With an increasingly complex pensions and investment landscape, it can be tough to know exactly who is responsible for what when it comes to regulation.
The FCA’s remit in particular is widening, as it attempts to work through its own Brexit strategy, but also take on responsibility for promoting competition, overseeing consumer credit, and shortly, claims management regulation.
The Bank of England’s Prudential Regulation Authority supervises the likes of banks, insurers, major investment firms and building societies for systemic risk while, The Pensions Regulator, which oversees workplace schemes, has stepped up the amount of noise it makes about its own powers in recent weeks.
The Treasury has its own hand in setting FCA budgets, while compensation duties are shared between The Pensions Ombudsman or Financial Ombudsman Service when firms are still alive and kicking, and the Financial Services Compensation Scheme for those that are no longer trading.
This is all not to mention the European bodies that will also delegate rules.
But is our network of regulators communicating between its parts effectively, and does it have the best structure in place to make sure that nothing slips through the oversight net?
Tying the knots
If you think the current system sounds like a lot of links in the chain, bear in mind that it is actually one less than it would have been before April 2014, when the Office of Fair Trading closed, passing its consumer credit responsibilities to the FCA. It will be two less once the Claims Management Regulator also transitions over to the FCA.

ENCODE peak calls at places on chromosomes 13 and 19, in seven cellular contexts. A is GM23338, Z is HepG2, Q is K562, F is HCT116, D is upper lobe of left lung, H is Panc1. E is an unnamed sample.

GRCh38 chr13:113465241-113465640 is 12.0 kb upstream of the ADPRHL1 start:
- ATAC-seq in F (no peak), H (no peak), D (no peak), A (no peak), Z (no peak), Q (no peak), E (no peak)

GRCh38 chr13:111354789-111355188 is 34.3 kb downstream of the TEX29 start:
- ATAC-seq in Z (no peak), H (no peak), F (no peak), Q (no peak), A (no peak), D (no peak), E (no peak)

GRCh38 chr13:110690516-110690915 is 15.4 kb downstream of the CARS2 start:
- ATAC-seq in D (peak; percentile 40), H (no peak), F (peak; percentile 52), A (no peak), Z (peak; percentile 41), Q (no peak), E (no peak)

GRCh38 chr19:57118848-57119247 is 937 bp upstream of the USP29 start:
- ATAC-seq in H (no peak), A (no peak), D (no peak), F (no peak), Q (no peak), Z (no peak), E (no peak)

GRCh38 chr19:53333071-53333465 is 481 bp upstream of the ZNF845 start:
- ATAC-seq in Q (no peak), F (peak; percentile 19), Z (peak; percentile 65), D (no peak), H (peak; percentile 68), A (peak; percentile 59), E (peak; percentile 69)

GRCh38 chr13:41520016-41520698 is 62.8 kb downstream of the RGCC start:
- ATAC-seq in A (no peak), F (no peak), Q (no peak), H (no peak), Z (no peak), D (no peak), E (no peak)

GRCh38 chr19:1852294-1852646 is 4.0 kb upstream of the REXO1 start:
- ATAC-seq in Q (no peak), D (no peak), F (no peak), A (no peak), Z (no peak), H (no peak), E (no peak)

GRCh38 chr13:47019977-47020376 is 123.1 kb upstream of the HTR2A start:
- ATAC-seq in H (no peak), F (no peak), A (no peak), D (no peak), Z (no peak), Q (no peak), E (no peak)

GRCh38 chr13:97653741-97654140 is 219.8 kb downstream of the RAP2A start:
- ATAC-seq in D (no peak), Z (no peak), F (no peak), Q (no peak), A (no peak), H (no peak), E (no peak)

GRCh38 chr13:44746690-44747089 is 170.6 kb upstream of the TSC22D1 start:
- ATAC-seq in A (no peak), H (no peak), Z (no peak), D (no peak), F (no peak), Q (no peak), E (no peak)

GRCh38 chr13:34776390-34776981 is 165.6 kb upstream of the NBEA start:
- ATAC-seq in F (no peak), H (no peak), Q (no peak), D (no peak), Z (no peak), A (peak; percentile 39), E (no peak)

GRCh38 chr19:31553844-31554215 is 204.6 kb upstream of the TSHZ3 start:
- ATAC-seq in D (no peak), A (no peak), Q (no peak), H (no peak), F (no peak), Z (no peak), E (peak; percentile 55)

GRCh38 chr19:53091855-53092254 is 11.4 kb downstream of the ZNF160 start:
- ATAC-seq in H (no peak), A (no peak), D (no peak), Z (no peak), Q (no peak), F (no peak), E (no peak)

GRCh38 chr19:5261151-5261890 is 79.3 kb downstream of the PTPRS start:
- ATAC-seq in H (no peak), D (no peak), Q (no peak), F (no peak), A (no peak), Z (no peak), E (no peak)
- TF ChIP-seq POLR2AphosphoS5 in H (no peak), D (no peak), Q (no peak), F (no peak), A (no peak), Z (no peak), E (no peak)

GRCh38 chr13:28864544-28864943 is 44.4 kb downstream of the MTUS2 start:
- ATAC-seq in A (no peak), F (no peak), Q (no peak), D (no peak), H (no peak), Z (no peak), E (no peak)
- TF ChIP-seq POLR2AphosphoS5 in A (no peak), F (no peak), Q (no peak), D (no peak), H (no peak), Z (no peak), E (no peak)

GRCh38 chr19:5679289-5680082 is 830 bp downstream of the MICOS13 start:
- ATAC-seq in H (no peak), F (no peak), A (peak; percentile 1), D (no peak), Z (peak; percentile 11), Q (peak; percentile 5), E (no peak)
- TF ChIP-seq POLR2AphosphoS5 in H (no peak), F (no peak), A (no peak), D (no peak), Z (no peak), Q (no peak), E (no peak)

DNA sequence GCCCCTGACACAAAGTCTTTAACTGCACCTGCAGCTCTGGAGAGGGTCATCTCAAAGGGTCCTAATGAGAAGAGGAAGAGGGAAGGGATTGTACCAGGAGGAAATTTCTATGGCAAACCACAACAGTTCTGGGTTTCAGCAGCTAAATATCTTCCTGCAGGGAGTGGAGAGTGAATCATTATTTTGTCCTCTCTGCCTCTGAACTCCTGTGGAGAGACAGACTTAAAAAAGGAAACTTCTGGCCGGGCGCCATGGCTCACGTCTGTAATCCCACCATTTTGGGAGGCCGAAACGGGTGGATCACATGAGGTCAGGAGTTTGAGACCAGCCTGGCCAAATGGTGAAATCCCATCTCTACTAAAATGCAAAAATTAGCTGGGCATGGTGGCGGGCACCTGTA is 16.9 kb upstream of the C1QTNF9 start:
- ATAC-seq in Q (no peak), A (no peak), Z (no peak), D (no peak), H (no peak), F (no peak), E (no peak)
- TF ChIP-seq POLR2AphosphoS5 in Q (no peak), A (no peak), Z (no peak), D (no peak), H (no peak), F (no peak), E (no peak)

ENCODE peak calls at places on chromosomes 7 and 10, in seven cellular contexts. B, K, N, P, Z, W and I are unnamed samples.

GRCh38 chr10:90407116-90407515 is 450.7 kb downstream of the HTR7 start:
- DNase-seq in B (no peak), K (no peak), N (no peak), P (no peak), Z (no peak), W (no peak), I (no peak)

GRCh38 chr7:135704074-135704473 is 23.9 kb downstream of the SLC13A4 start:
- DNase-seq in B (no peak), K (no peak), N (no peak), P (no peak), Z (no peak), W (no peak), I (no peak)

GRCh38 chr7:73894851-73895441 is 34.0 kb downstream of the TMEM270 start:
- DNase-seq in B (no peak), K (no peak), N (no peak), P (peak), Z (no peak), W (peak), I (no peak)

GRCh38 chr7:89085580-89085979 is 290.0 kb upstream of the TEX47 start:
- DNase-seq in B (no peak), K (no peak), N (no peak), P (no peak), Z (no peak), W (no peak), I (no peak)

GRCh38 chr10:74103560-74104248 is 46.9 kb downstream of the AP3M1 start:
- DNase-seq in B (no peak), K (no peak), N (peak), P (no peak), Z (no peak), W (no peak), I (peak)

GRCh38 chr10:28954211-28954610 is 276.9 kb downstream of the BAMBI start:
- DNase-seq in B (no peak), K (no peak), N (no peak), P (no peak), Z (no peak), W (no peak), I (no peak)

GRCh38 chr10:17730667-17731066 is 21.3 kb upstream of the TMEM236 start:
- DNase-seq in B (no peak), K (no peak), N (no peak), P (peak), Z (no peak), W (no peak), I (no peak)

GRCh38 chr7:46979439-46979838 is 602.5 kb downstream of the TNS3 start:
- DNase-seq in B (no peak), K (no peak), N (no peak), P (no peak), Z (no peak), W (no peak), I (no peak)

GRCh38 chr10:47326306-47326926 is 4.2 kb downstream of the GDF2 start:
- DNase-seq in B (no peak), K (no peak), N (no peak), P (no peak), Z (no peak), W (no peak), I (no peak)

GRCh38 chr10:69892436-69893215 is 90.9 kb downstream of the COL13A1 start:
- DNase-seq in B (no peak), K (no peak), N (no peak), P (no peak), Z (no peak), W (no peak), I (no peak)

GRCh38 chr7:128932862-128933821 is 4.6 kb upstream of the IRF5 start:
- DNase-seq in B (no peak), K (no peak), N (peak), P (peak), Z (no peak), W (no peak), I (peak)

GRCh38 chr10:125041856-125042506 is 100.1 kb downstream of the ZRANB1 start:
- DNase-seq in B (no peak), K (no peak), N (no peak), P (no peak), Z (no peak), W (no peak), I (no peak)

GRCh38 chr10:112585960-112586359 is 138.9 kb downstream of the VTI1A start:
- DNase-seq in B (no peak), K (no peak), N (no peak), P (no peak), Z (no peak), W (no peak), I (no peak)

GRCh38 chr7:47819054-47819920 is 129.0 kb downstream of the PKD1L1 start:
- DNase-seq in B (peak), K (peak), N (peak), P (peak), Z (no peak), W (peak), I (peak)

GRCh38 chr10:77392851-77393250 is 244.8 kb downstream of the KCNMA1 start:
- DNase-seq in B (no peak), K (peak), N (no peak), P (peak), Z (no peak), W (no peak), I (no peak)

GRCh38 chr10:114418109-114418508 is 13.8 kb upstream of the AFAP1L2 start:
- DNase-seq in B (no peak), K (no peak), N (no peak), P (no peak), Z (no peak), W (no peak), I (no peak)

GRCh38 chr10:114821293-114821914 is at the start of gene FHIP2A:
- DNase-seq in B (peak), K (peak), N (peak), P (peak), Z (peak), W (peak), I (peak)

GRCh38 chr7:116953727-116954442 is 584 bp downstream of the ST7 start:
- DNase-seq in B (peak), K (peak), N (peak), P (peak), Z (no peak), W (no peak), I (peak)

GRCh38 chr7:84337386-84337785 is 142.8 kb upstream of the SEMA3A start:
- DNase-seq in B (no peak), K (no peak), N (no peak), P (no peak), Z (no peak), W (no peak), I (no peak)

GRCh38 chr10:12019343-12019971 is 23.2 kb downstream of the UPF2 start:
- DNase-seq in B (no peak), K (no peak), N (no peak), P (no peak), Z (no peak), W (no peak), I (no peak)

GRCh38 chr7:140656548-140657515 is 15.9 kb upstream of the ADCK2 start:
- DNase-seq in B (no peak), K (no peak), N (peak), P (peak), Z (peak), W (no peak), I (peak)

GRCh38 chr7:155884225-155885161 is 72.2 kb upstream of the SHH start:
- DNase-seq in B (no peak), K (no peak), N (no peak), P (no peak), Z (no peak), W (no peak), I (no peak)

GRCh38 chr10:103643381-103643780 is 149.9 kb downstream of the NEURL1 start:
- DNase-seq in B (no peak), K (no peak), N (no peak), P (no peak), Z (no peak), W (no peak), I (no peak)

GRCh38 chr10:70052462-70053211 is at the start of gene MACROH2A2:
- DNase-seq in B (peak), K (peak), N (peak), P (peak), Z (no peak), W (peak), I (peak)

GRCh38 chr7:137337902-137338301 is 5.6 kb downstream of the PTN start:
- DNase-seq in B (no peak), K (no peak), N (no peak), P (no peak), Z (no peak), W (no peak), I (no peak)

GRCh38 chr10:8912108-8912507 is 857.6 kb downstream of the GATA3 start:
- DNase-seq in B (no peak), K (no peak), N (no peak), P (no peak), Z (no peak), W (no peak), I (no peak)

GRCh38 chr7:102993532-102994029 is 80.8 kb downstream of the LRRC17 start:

On the surface, the FCA’s current efforts at working with other regulators seem laudable. You can find updated Memorandums of Understanding with the CMR, The Pensions Regulator and FOS from the day the FCA came into being in April 2013.
FCA board minutes from March note that its annual review of the Memorandum of Understanding between the FCA and the PRA was discussed.
The minutes read: “Both [FCA chief executive Andrew] Bailey and [PRA chief executive Sam] Woods agreed that it was working well, with increased cooperation in areas such as cyber-security.”
Ahead of the FCA’s annual public meeting earlier this year, a question was submitted as to whether it would make sense for the FCA and The Pensions Regulator to be combined in some way, so that the regulation of the pensions sector can be more robust.
Though the FCA noted that while the scope of its remit is “a matter for the Government”, it intends to publish a pensions strategy soon which will “provide further clarity about how we work with other regulators and Government.”
Moving forward in financial advice
The Financial Advice Market Review last year can also be seen as an important moment in cross-regulator work.
Of the FCA’s 28 recommendations to improve access to and affordability of advice, the Treasury were responsible for five, The FCA and Treasury were jointly responsible for three, FOS were responsible for four, and the Pensions Regulator was involved in another one, with the reset being left to industry, either separately or in conjunction with regulators, or a new financial advice working group.
The Government’s attempt to tackle pension liberation scams, Project Bloom, has also brought the FCA together with TPR, with the added weight of the Serious Fraud Office, National Crime Agency and others behind the initiative too.
Gaps in the chain
There are two areas where the interplay does not seem to smooth, however. As Money Marketing has reported, a promised update to the MOU between the FOS and The Pensions Ombudsman – which would dictate how Sipp complaints are dealt with – has not materialised after around two years of asking.
The pair entered a jurisdictional debate over failings at Sipp provider Berkeley Burke as their decisions appeared to clash.
Similarly, FOS decisions over unregulated investment scheme Harlequin appear to conflict with those of the FSCS on the same cases, as a result of FOS ruling based on adjudicator’s judgments of what is fair and reasonable, and the FSCS ruling based on what courts would decide in civil cases.
Richmond House Group
Compliance consultant Adam Samuel says the FSCS remains “completely unmonitored”.
He says: “The FSCS is a law unto itself. It publishes nothing about itself, about its decision making processes.”